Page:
non-drinker

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non-drinker

[ˈnɒnˈdrɪŋkəʳ] Nno bebedor(a) m/f
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Scientists found no increased risk in occurrence of liver damage in drinkers compared with non-drinkers.
Adults with moderate alcohol intake are more likely than non-drinkers to live to age 85 without dementia or other cognitive impairments, according to a study in the August 2017 issue of the Journal of Alzheimer's Disease.
Researchers found that heavy drinkers (those who consumed more than 10 pints of beer or about 11 glasses of wine a week) were nearly six times more likely than non-drinkers to develop shrinkage in the hippocampus, a key memory area of the brain.
It came from a study published in the British Medical Journal, which found that moderate drinkers were less likely than non-drinkers to develop certain heart conditions.
George Street Social in George Street, promises a haven for non-drinkers.
Researchers analyzed data on 4,466 men and women, age 65 and older, who were allocated to one of four groups: non-drinkers, less than seven drinks weekly, seven to 14 drinks weekly, and more than 14 drinks a week.
In the study entitled, "Alcohol Consumption and Periodontitis: Quantification of Periodontal Pathogens and Cytokines," researchers assessed a sample of 542 regular alcohol users, occasional drinkers, and non-drinkers both with and without periodontitis.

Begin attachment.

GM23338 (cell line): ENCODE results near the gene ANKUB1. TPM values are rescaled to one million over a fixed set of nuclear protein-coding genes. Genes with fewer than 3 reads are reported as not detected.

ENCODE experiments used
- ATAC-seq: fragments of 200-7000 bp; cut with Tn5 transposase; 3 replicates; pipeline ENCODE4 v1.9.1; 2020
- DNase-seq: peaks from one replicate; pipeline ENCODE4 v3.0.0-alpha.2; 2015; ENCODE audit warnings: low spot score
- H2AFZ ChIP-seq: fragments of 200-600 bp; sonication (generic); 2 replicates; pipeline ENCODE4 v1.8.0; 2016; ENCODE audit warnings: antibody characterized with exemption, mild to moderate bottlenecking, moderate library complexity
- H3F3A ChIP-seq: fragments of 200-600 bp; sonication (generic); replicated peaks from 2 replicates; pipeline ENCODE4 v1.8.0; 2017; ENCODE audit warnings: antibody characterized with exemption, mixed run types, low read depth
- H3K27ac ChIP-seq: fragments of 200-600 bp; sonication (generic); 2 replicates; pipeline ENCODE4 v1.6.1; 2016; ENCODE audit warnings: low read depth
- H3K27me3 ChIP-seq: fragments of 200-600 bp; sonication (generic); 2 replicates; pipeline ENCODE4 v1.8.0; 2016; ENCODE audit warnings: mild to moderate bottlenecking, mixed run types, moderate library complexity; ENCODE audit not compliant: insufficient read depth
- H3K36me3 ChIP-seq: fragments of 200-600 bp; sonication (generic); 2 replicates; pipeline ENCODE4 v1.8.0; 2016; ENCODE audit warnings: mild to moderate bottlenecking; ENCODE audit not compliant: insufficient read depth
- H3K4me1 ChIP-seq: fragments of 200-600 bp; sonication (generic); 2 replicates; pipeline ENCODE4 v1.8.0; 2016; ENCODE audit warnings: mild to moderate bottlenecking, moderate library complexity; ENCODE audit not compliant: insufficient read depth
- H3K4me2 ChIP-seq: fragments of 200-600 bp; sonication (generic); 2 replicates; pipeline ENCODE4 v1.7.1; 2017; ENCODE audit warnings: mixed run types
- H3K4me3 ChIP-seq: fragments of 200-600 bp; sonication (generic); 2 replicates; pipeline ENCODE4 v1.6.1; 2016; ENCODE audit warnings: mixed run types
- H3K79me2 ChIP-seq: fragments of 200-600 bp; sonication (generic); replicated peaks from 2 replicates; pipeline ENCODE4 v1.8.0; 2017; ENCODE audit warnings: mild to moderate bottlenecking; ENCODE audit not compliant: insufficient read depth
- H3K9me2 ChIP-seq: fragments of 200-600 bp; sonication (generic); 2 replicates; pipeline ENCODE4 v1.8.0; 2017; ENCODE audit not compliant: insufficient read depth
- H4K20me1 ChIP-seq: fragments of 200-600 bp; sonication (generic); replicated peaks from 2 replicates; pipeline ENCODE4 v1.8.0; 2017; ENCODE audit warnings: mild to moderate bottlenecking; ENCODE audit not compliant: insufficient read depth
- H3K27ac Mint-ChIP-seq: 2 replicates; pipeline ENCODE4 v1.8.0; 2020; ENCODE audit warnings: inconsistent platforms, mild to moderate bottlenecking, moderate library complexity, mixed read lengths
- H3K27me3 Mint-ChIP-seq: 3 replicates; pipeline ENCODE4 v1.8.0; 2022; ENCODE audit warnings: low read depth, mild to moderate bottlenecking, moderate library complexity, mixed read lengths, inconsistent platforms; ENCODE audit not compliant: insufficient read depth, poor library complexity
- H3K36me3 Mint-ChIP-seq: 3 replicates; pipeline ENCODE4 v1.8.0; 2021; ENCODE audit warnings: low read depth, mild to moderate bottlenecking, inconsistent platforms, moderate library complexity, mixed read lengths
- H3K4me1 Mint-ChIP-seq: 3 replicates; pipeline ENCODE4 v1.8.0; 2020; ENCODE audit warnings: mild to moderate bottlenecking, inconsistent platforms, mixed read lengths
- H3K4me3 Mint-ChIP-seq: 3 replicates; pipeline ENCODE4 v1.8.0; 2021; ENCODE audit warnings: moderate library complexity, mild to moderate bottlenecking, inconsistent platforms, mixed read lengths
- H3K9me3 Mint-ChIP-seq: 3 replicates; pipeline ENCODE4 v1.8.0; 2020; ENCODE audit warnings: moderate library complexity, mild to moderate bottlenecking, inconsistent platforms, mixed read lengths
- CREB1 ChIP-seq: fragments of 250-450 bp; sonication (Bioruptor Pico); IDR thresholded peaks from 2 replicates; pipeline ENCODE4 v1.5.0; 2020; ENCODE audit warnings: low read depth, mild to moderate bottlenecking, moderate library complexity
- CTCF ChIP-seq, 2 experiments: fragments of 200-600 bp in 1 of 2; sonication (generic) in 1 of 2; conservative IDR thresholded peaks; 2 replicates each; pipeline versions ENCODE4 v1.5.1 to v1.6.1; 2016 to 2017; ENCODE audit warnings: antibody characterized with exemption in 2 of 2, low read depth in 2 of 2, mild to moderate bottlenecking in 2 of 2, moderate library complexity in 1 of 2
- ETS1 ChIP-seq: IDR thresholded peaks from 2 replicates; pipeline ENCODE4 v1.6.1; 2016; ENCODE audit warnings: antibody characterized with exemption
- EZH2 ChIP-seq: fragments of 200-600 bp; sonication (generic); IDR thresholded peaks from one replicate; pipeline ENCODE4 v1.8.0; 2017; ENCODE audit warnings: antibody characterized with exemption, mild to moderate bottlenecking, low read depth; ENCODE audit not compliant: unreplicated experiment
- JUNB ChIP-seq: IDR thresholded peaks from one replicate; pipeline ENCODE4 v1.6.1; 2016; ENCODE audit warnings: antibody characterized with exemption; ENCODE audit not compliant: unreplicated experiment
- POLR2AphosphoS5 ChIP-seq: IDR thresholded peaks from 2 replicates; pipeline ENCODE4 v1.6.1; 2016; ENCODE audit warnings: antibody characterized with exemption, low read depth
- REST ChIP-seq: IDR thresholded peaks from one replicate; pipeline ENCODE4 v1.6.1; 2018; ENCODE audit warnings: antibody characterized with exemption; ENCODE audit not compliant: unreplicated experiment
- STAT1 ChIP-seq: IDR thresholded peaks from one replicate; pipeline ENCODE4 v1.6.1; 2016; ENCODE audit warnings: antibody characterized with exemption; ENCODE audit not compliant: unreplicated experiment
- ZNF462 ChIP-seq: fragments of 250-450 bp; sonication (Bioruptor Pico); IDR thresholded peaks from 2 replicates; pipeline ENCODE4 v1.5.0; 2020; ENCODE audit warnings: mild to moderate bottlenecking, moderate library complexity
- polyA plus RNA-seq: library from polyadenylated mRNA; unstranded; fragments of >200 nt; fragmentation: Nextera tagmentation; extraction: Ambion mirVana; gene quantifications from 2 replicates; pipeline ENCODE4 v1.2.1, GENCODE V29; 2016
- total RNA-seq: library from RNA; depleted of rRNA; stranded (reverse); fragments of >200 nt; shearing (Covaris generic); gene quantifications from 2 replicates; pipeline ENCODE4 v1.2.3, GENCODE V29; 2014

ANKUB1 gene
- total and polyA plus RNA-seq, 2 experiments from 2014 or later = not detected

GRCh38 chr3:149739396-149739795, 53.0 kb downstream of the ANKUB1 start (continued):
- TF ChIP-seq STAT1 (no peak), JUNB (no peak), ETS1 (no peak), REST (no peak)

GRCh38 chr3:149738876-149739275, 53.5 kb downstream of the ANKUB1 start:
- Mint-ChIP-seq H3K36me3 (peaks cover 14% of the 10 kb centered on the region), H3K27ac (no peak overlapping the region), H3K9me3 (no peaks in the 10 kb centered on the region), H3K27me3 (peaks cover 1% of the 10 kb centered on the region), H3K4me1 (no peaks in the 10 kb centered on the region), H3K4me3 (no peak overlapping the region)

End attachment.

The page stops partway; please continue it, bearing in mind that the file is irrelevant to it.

In the article "Effect of Drinking on All-Cause Mortality in Women Compared with Men: A Meta-Analysis," Chao Wang and coauthors, Chinese Academy of Medical Sciences and Peking Union Medical Sciences (Beijing, China), modeled the relationship between the dose of alcohol consumed and the risk of death, comparing the results for drinkers versus non-drinkers and among male and female drinkers.
The group cited a study by Professor Charles Bamforth, of the University of California, which said that drinking in moderation had "significant" health benefits for the heart and blood circulation, and that moderate drinkers had a longer life expectancy than non-drinkers.
Experts found drinkers have a 20 per cent increased chance of melanoma compared with non-drinkers or occasional tipplers.
No differences in memory and executive function, which includes reasoning, planning and problem-solving, were seen between non-drinkers, former drinkers and light or moderate drinkers.
This study addresses not only influence and selection of friends as sources of similarity in alcohol use, but also peer processes leading drinkers to be chosen as friends more often than non-drinkers, which increases the number of adolescents subject to their influence.